The concept of response generalization was examined by means of paired-association learning. Subjects learned two or three lists successively, each list being composed of several pairs of nonsense syllables (stimuli) and three-syllable verbs (response). The stimulus-syllablesin the second (and third) lists were the same as those in the first list. But response-words in eachlist were different from those in the other lists, being similar, opposite or neutral in meaning. Each pair was presented by a memory drum. The anticipation method was adopted. In Exper. 1, the generalization between similar words was studied. Nine subjects worked on two lists successively, each containing six pairs of stimulus and response-words, until one perfect trail was achieved. They recalled and relearned the first list under retroactive conditions, the second list in proactive conditions. Under rest conditions only one list was used. In each condition the time interval between the learning and recall was 5 min., 1 hr. or 24 hrs. In Exper. 2, the meaning relations between the two response-words were similarity, opposition and neutrality. Two lists, each containing 10 paired words, were successively learned to the degree of seven-tenths, and recalled after 30 sec. Then they were relearned immediately to the same degree. Rest conditions were added. Twelve subjects experienced all the four condition (i.e. similarity, opposition, neutrality and rest). In Exper. 3, the meaning relations examined were the same as in Exper. 2, but three lists instead of two were learned. Fifteen subjects were divided into three equal-numbered groups, each of which worked under one set of conditions only. Under S conditions three response words (R1, R2, and R3) were similar to each other. Under O conditions, R1 had oppodite to R2 and R3, which therefore were similar. Under N conditions all the response-words were neutral to each other. Rest conditions were omitted. The time interval between learning and relearning was 24 hrs. The following results and conclusions were obtained : 1) In the process of learning two or three similar or opposite response-words there appeared to be evidence of positive transfer. Even where it did not appear, the learning proceeded at nearly the same speed as the learning of neutral response-words. 2) Recall and relearning under conditions S and O were, for the most part, better than under conditions N and R. In no instance were they worse. These results indicate that positive tranfer and retroacitve facilitation can be derived from a greater degree of generalization, because the generalization between similar or opposite response-words is degree than that between neutral response-words. This conclusion agree partly with Morgan and Underwood's assumption of “parasitic reinforcement.” But it denies E. J. Gibson's contention that negative transfer and retroactive inhibition arise from greater generalization. It also denies Osgood's assertion that opposite relation generates more negative transfer and retroactive inhibition than similar and neutral relations. In short, it seems to us that our results suggest the facilitative function of generalization in verbal learning. 3) Analyzing closely the intrusions in learning and relearning, we found: (a) that generalization is accompanied by differentiation at least in verbal learning; (b) that generalization along the dimension of meaning must be distinguished from one arising from other factors; and c that generalization between opposite words is of a diferent character from the generalization between similar words.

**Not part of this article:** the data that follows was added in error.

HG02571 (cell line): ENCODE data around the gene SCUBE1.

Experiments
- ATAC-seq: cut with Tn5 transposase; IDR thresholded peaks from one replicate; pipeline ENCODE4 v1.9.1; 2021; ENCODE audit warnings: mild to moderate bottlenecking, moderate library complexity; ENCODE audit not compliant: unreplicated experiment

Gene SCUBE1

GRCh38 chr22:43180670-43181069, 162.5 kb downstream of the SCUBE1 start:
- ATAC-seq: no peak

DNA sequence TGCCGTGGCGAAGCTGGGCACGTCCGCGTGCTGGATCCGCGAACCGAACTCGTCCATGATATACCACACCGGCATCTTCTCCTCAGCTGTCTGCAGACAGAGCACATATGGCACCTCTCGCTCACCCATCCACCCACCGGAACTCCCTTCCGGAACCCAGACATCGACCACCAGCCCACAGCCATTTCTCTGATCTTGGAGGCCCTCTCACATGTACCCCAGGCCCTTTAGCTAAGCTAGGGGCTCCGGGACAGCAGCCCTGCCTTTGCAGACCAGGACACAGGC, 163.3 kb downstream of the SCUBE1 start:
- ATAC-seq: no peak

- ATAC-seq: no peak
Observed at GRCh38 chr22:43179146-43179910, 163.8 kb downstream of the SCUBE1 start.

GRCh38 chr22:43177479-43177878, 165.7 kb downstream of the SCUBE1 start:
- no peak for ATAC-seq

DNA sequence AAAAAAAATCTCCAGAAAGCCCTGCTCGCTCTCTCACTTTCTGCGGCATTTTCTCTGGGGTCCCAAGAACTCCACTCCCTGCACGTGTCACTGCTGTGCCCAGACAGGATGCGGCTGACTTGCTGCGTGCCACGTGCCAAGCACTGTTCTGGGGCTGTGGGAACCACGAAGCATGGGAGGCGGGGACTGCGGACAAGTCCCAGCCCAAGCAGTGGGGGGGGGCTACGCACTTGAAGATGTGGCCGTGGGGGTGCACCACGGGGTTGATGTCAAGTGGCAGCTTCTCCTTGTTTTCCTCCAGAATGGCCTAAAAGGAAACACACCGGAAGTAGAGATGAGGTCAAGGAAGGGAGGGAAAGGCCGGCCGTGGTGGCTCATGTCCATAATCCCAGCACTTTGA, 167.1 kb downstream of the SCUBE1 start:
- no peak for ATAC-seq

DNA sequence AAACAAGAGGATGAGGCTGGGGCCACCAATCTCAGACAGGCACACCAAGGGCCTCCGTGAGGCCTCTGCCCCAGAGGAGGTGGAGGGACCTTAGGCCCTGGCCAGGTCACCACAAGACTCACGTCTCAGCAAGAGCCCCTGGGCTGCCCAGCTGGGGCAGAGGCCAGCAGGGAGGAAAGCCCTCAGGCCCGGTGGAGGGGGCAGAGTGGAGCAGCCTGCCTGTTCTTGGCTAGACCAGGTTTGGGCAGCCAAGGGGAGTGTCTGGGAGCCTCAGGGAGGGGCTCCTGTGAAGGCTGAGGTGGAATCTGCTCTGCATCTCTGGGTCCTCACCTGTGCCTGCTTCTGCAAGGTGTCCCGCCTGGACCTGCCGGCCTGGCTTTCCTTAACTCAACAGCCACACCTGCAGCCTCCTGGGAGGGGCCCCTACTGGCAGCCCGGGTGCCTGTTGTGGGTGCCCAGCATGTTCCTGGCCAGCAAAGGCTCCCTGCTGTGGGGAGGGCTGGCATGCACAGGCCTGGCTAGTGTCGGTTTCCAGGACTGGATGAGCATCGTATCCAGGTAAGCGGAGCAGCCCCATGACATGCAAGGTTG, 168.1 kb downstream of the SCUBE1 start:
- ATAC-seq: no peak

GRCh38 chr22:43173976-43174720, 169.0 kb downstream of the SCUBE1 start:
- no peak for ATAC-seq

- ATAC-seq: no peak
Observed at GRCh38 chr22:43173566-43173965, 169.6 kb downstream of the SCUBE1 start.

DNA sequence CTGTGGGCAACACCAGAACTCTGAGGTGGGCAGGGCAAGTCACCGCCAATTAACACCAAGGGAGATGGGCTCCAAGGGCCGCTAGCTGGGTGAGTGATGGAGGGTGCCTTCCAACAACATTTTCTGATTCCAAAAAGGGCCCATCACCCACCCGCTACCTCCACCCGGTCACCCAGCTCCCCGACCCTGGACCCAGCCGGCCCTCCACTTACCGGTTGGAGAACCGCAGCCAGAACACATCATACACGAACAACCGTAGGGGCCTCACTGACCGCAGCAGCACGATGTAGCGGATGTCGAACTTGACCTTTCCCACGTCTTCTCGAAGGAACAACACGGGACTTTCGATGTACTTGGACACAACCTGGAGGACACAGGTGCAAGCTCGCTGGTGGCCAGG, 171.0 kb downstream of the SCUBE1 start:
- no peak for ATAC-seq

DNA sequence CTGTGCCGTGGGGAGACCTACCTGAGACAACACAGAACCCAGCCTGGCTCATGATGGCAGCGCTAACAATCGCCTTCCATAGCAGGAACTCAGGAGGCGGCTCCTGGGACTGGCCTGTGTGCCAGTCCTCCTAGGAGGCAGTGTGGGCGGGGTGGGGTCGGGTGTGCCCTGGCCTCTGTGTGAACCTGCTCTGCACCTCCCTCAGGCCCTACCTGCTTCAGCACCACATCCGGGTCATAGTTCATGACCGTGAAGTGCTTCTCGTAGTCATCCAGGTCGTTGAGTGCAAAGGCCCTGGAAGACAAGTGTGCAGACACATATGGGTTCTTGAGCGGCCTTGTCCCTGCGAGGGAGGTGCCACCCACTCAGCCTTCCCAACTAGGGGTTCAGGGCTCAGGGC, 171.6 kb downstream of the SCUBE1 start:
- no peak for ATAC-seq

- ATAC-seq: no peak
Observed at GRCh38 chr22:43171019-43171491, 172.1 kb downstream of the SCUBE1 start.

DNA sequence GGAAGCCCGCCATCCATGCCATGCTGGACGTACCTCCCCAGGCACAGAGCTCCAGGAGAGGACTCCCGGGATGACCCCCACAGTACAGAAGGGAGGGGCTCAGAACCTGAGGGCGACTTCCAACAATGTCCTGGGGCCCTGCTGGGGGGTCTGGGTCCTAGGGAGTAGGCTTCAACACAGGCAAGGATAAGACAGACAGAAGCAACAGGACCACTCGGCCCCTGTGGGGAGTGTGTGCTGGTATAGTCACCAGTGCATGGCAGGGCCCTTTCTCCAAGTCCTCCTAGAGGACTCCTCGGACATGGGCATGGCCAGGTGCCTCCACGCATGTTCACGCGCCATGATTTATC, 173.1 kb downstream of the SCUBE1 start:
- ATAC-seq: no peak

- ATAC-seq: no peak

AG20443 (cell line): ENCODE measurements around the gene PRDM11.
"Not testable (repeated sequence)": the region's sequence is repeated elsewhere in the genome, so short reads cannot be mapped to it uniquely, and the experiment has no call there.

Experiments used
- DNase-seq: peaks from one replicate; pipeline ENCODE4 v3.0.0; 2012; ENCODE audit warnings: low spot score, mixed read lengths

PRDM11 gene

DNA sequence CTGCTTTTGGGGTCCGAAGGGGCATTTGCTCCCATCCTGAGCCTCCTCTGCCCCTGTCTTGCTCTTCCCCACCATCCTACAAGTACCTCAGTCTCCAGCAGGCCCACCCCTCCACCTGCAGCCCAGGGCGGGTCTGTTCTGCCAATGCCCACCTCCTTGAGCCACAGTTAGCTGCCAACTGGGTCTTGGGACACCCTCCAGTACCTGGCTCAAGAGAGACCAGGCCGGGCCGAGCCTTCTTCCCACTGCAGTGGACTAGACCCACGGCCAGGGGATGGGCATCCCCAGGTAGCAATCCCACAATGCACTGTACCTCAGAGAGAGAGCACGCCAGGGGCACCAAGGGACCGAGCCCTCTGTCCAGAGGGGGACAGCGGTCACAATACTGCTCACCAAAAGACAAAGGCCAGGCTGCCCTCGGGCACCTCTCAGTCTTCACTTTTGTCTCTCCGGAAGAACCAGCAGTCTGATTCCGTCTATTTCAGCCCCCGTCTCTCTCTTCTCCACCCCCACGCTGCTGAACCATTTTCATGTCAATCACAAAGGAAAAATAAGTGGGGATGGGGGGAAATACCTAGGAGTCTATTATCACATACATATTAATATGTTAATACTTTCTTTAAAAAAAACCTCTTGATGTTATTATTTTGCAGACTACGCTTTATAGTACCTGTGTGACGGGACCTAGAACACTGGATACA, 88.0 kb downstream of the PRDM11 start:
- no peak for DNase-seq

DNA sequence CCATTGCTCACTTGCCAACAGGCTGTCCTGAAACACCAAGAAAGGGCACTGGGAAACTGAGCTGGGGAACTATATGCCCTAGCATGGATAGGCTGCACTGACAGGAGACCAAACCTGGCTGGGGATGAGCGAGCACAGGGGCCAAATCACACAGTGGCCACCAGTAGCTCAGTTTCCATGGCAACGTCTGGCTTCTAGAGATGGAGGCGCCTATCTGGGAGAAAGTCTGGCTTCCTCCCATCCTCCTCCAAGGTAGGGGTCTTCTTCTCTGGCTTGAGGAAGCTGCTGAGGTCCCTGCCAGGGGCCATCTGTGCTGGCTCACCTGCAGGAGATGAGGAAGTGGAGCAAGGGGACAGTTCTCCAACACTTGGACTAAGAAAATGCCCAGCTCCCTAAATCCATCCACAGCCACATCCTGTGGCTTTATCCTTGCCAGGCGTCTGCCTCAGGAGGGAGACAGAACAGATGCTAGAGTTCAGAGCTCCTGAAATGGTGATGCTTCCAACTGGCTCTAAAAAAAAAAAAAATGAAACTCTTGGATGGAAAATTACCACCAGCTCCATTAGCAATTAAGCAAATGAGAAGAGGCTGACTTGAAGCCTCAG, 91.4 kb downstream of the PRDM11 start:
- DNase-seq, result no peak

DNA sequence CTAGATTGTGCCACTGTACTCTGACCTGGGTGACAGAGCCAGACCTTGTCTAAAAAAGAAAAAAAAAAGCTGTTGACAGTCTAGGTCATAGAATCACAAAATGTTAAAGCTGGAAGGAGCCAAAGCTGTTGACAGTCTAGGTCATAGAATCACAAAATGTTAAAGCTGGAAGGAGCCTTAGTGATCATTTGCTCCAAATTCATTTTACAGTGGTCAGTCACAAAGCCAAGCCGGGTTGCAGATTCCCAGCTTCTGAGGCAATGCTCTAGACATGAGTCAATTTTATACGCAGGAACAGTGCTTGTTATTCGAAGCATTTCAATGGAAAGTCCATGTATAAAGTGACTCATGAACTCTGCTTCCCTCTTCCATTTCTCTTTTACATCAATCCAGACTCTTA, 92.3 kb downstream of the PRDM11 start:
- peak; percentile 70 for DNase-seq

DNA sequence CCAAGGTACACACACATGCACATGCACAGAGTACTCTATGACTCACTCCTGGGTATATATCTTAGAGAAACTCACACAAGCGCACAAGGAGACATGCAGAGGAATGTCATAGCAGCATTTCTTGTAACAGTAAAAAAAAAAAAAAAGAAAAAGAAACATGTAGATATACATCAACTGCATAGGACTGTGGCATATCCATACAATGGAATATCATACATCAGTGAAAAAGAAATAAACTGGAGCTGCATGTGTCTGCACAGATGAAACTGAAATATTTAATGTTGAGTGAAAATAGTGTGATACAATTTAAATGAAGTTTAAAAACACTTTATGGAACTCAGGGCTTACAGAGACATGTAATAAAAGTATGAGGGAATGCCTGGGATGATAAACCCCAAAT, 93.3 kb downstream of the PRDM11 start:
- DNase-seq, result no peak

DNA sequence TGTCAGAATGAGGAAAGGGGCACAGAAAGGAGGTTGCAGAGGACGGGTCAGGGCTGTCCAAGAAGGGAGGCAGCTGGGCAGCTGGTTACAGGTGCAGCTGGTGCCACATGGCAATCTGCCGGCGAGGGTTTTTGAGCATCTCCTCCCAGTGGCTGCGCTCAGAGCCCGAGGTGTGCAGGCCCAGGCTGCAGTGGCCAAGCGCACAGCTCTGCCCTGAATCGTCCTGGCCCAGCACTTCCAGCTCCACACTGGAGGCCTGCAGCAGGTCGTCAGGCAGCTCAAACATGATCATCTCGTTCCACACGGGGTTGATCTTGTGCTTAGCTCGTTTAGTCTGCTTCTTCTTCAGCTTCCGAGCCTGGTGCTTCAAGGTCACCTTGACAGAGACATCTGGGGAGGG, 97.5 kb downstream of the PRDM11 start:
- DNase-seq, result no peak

From a logical point of view, social learning, in which a follower rat learn response in the presence of a leader rat responding to a cue, can be regarded as a type of discrimination learning. Therefore, in order to test the continuity controversy over the role of reinforcement, a reversal experiment, combined with social learning experiment, was conducted. Each of 45 rats was run after a leader rat 8 times a day, upon a simple T maze, after 24 hours of food deprivation. In the 1st experiment (Fig. 2-5), rats were rewarded with food for their right responses, but were punished with mild electric shock for their responses to the irrelevant cue; in the 2nd experiment (Fig. 6-8) they were not punished but only withheld food reward for their incorrect response. The experimental situation is shown in Fig. 1. The rats were divided into 6 kinds of groups, the required responses of which were the following: (1) non-imitative, positional response (Fig. 2); (2) non-imitative, discrimination of the lamp, without reversal training (Fig. 3, group II, and Fig. 6); (3) imitative response, without reversal training (Fig. 4, Group II, and Fig. 7); (4) inverse-imitative response (Fig. 5 and Fig. 8); (5) non-imitative, discrimination of the lamp, with reversal training (Fig. 3. group V); (6) imitative response, with reversal training (Fig. 4. group VI) Respective cues to the right responses were (1) kinaesthetic or spacial orientation; (2) and (5) a lamp switched on; (3), (4) and (6) the leader's response to positional or lamp cues. The criterion of the problem solution was defined as the achievment of the performance, in which the rat shows no longer as many as 25% errors. Taking the total number of trails before the completion of learning as an index of the learning speed of the rat, a comparison of the performances of the above groups gives the following results: 1) in the presence of the leader rat, a positional response irrespective of the leader rat was most easily acquired. 2) in the presence of the leader rat, discrimination of the lamp was comparatively easily acquird, and the behavior of the non-imitator was stable. 3) imitation of the leader rat was apparent, but the behavior of the imitator was not so stable as that of the non-imitator. 4) the inverse-imitation of the behavior of the leader rat was almost unseccessful. 5) the retardating effect of the reversal training was not perceived in the groups of both imitative and lamp discrimination.